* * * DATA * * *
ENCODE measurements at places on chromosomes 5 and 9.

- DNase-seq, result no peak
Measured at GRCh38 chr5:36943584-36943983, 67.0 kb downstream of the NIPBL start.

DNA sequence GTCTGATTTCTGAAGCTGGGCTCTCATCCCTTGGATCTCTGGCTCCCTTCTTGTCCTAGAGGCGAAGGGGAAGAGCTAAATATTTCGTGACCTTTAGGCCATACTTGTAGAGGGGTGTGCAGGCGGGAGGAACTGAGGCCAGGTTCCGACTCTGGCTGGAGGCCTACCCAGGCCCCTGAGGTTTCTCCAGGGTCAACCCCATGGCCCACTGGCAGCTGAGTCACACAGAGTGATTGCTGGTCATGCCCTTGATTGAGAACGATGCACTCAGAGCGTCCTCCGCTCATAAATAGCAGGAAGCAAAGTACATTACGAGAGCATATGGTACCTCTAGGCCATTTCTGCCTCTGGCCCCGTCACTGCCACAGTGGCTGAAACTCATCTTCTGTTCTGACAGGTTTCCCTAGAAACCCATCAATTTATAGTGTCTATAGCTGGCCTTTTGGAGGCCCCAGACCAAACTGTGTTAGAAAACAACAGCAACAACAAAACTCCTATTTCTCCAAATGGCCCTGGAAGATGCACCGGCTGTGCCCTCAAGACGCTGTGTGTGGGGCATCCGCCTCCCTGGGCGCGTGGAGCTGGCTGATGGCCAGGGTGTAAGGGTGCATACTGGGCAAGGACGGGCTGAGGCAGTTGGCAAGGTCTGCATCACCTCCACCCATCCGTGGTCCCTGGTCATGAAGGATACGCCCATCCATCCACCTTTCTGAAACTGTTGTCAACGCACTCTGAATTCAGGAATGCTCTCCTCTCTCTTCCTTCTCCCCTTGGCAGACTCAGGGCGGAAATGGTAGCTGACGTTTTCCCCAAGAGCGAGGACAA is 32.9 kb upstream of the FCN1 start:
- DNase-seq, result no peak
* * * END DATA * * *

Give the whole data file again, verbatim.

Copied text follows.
ENCODE measurements at places on chromosomes 5 and 9.

- DNase-seq, result no peak
Measured at GRCh38 chr5:36943584-36943983, 67.0 kb downstream of the NIPBL start.

DNA sequence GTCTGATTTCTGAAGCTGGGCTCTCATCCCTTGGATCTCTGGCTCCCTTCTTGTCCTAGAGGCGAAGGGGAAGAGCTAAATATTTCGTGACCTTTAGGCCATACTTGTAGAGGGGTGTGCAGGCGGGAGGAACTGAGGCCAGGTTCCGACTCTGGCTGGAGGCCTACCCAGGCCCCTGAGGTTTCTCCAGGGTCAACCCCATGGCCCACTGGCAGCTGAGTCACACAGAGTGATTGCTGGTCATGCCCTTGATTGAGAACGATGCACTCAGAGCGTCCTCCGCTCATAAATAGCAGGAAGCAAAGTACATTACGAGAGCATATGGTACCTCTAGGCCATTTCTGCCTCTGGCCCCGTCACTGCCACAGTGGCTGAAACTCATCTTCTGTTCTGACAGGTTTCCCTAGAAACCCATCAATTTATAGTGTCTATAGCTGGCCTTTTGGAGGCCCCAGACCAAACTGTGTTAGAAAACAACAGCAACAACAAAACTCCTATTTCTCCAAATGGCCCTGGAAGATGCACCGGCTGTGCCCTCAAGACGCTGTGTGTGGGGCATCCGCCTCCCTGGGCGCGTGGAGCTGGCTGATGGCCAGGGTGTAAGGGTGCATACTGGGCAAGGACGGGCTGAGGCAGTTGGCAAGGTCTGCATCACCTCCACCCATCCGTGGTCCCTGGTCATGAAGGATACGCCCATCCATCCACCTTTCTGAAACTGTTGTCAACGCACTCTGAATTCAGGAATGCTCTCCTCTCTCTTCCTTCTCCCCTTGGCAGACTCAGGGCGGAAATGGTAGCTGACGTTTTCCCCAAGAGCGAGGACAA is 32.9 kb upstream of the FCN1 start:
- DNase-seq, result no peak